the drug store ami then bumped Into
a car parked on the street No serl
ous damage was done.
The Hoy HcoulH of the Arlington
Troupe will hold a meeting at the M.
EE parsonage on Saturday afternoon.
All boys twelve years old nn- request
ed to be present at this time, who
want to Join Ihe .Scouts ami qualify to
attend the summer camp (his year.
Thursday the Arlington Uoosevrll
Ferry resumed operations following n
blU down forced by the freezing of
Hie river several weeks ago. Ice still
lines the banks of the river on both
sides but approaches have been made
passible from both sides.
A number of Boardman people en
joyed the grange dance at Irrigon last
Saturday evening, and reported ;i ferj
pleasant time. Among those from here
who attended were: the Jack Our
bains, Lauren Blaydin. Mrs. Olson,
Kay Brown family, Tom Miller and
family, the Glen Browns, Dan Ran
clers, Royal Hands, Walter Knanffs,
Frank Cramer and Jay Cox have
gone back to The Dales to work on the
Are you doing your pari to make
The Mirror a better paper. If you
know any news, get It to one of the
reporters or semi p direct to the
pai-r. Don't knock, help It.
Mrs. Walter Olson left for her home
at ClaJJakanle, Oregon after an ex
tended visit with her folks lu re.
We are all looking forward to the
time that the streets are fixed up and
sidewalks in, we hope It won't be long.
Salem, Ore. Oregon's ranking as
first among tho states In the propor
tion bonded debt, as reported from
Washington, comes by reason of two
bond Issues totaling $58,060,760 dur
ing the ten years between 1912 and
1922, the biennial report of the state
The total outstanding bonded debt
of the Htate Is $60,118,490, of which
$20,000,000 Is In soldier bonus bonds,
and $:iH, 000,760 In highway bonds. The
latter do not constitute a direct lia
bility outstanding against the general
credil of the state in that special provi
sion for their funds Is made by appll
cation of the moneys received from au
tomobile licenses, which more than
cover the annual demands for interest
and principal payments.
Oregon Prohibition Probe Under Way
Salem. Or. Legislative probe of the
state prohibition department and the
enforcement of the state dry law start
ed Monday night. After inviting sug
gestions from anyone interested, from
the governor down, the committee
plans an executive session during
which the scope of the probe will be
Conviction in Heray Case Sustained !
Cleveland. OhioThe review cour
of the Protestant Episcopal churet
unanimously affirmed the heresy coo ,
vlction of Bishop William Montgomery
Brown of Gallon, Ohio. 1
Ask Federal Aid for Lumber Ports
Portland, Or. Unified action by leg
islatures of Oregon, Washington and
California in memorializing congress tc
make an adequate appropriation for de
velopment of lumber harbors on the
Pacific coast, giving them sufficient
depth and safety to provide facilities
for the shipment of the lumber In
modern vessels to all parts of the
world. Is expected to be the ohtgrowtb
of a conference called at- the Cham
ber of Commerce by Governor Pierce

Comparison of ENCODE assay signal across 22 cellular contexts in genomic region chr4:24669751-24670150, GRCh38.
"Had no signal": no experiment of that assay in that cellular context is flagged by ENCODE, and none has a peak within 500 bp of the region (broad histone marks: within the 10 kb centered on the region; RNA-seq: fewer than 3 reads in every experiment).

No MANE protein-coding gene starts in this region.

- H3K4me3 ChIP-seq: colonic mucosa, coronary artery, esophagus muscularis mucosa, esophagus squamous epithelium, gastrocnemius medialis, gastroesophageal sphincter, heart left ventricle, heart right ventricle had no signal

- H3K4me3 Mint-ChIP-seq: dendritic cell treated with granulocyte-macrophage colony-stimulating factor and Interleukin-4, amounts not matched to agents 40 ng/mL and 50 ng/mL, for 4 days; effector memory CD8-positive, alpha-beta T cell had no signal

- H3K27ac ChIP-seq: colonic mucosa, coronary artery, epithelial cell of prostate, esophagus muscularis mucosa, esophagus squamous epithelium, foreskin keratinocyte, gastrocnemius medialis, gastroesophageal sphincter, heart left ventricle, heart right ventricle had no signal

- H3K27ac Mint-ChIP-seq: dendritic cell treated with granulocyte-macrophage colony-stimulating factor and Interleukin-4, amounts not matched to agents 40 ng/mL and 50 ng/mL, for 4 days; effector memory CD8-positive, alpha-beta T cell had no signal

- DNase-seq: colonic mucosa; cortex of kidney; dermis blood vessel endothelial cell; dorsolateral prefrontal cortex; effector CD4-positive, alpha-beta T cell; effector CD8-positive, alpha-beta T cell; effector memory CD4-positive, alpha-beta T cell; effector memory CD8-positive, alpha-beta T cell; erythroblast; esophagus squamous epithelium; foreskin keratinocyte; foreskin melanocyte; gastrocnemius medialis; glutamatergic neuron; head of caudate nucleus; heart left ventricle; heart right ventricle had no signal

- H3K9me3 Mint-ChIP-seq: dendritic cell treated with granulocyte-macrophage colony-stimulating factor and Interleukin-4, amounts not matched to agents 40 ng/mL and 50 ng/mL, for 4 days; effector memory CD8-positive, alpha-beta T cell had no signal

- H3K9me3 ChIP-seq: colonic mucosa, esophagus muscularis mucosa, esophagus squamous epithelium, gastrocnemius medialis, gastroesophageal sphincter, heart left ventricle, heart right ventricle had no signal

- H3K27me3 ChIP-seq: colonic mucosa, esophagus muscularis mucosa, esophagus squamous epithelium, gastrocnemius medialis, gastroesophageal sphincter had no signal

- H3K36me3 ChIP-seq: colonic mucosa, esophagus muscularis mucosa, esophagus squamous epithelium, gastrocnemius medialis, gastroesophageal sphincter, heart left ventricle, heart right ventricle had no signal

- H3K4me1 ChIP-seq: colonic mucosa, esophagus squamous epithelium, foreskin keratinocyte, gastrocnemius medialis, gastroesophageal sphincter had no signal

to consider a program of port develop
ment and a plan for demanding fed
era! aid in the work.
Washington Woof Chief Ree'esw
Ellunsburg, Wash. Thomas Drum
heller of Walla Walla, Wash., was rn
elected president of tho Washington
Wool Growers' association hero foi
his eighth term. Mr. McGrlffle.
Vakima, vice president, and Joseph E
Scars, Yakima, secretary, were alsc
II M CdX, cashier of Hie Arlington
National bank left on Tuesday for a
) visit of several weeks with brothers
in San Francisco, lie expect ' to
i enjoy a real vacation on this trip, free
I' loin business cares.
Acting upon the request of a num
ber of Gilliam County wheat growers.
the Arlington Commercial Club has
railed a scolnl meeting for Monday
I Afternoon, to which all whcHt grow
j crs of Gilliam County are Invited to
I lie present.
Tin- purposes of ihe meeting win be:
First to ascertain the extent f
damage done by the sub-zero weathc .
Second, to estimate the probable
extent of re-seed Ing that win be nn
, lertakea in Gilliam county.
Third, t consider means of flnanc
I ing any possible n-seeding operations
j nml to take action on the proposal of
-lute ii hi by legislative action at tin
I present session.
Superintendent Stevens of the ex
periment farm In Sherman County, was
here on Tuesday looking at the wheat
Tribe Dying Out
A puzzling dlseiise similar to Ipp
rosy Is gradually extermlnstlng the
filccRnl Indians In tin- Flndlay river
district In northwestern Canada. i-es
than 200 natives of the tribe are left
out of the 1,000 that li' d a few years
ago. Medical authornb-a are unable
to find a cure for the Unease.
"De man who said prlrtV goes befo'
a fall." ssld Uncle Elu-n. "had It right.
When a msn'n hraggln' d" loudest bout
heln' a tough egg, dat's Jes de time
when somebody's glne'er come along
and scramble 'im."
Thursday evening a Nieeliil meeting
of the Arlington Commercial Club was
called to meet with a delegation of
farmers and businessmen living along
Willow Creek, who called to encour
age the supHirt of Ihe club in securing
better mall service for their district.
After general discussion considering
many phases of the situation, the visit
ors decided that the Is-st plan would
Is- the establishment of a Hural Free
delivery, nuto route running out of
Arlington up Willow Crank to the Mr
Knbb place, then turn west across the
dppei Shuttler Flat to the Jones ranch
on the John Day highway and then
back Into Arlington. This distance
was estimated to Ik- under TO mile
and would serve approximately 75
boxes if established.